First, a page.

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One year ago today, Fourth Wall Studios laid most of its staff off – me included.

The year since has been such a roller coaster ride. 

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We need to work as a community to develop a language of transformation so we can talk to one another. And we probably need to steal these words from places like animation, theater, puppetry, dance, and choreography. Words matter. They are abstractions, too—an interface to thought and understanding by communication. The words we use mold our perception of our work and the world around us. They become a frame, just like the interfaces we design.

What Screens Want by Frank Chimero

*cough* transmedia *cough*

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I never saw myself leaving New York. After Henry Hudson defeated the giant Cloverfield monsters wandering Manhattan Island by trapping them in steel and turning them into skyscrapers, it seemed like the perfect place to live, with just the right amount of wizards. Now, there are too many wizards, and it’s time to go.

Why I Am Leaving New York City (via jaimealyse)

That’s it, burn it down, no one ever needs to write another one because this one is the best.

(via turnabout)

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jiyarex:

WHO THE HELL MADE THIS?! I LOVE YOU!

This is awesome.

My favorite part of Broadchurch was whenever he came on screen, we yelled, “Rory did it!”

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I left Doctor Who because I could not get along with the senior people. I left because of politics. I did not see eye-to-eye with them. I didn’t agree with the way things were being run. I didn’t like the culture that had grown up, around the series. So I left, I felt, over a principle.

I thought to remain, which would have made me a lot of money and given me huge visibility, the price I would have had to pay was to eat a lot of shit. I’m not being funny about that. I didn’t want to do that and it comes to the art of it, in a way. I feel that if you run your career and– we are vulnerable as actors and we are constantly humiliating ourselves auditioning. But if you allow that to go on, on a grand scale you will lose whatever it is about you and it will be present in your work.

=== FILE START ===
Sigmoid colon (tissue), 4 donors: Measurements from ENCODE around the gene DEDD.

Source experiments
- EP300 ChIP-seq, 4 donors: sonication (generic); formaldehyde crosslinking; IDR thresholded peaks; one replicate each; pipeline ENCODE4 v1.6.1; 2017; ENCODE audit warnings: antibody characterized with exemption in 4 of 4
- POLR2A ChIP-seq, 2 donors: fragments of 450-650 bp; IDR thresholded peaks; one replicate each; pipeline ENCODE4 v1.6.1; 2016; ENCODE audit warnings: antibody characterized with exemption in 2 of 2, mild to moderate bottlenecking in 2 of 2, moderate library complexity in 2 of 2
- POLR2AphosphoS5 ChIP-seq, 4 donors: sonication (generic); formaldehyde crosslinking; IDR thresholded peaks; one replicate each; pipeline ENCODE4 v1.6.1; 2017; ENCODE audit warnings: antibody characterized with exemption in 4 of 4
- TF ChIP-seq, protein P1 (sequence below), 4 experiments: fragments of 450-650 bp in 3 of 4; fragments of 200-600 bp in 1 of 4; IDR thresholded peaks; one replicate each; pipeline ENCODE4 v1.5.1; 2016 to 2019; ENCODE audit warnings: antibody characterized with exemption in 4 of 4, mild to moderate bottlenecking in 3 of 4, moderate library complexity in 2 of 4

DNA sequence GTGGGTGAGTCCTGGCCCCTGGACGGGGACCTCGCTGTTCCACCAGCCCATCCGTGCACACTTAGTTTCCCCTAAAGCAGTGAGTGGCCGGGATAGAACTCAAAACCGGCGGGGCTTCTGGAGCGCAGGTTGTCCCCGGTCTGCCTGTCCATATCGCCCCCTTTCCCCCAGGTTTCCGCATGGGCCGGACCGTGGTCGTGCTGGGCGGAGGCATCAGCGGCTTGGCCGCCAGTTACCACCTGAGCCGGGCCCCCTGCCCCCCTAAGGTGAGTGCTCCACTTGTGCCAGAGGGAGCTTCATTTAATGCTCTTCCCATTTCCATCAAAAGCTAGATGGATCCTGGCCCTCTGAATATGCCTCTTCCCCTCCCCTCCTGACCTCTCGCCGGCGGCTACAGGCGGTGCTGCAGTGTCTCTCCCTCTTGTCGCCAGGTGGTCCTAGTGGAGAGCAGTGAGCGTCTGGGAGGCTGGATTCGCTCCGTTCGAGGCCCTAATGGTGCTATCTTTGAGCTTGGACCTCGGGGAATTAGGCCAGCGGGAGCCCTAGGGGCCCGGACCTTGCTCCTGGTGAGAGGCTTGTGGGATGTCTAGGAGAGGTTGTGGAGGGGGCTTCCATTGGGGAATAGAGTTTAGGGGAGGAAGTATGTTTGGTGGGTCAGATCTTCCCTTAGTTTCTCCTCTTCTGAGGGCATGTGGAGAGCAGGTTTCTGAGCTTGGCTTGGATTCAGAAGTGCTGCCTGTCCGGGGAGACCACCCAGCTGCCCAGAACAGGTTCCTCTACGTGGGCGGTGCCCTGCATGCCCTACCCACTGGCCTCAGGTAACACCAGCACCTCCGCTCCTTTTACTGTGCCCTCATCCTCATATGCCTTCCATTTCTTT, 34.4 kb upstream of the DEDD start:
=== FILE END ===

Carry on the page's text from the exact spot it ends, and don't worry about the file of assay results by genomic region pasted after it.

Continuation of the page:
If you allow your desire to be successful and visible and financially secure – if you allow that to make you throw shades on your parents, on your upbringing, then you’re knackered. You’ve got to keep something back, for yourself, because it’ll be present in your work. A purity or an idealism is essential or you’ll become– you’ve got to have standards, no matter how hard work that is. So it makes it a hard road, really.

You know, it’s easy to find a job when you’ve got no morals, you’ve got nothing to be compromised, you can go, ‘Yeah, yeah. That doesn’t matter. That director can bully that prop man and I won’t say anything about it’. But then when that director comes to you and says ‘I think you should play it like this’ you’ve surely got to go ‘How can I respect you, when you behave like that?’

So, that’s why I left. My face didn’t fit and I’m sure they were glad to see the back of me. The important thing is that I succeeded. It was a great part. I loved playing him. I loved connecting with that audience. Because I’ve always acted for adults and then suddenly you’re acting for children, who are far more tasteful; they will not be bullshitted. It’s either good, or it’s bad. They don’t schmooze at after-show parties, with cocktails.

Christopher Eccleston (via dollkyu)

Wow. I didn’t get into Doctor Who until Martha’s season, but when I went back and watched Nine I loved him and was always sad we didn’t get more. I didn’t realize that’s how he felt. I respect the hell out of that.

(via turnabout)

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shananaomi:

otfilms:

Singin’ in the Rain (1952)

these men are such fundamentally different dancers but especially at slow GIF speed it’s clear how perfectly precise they were as a duo.

AAAAAAA!!!!!!!!!!!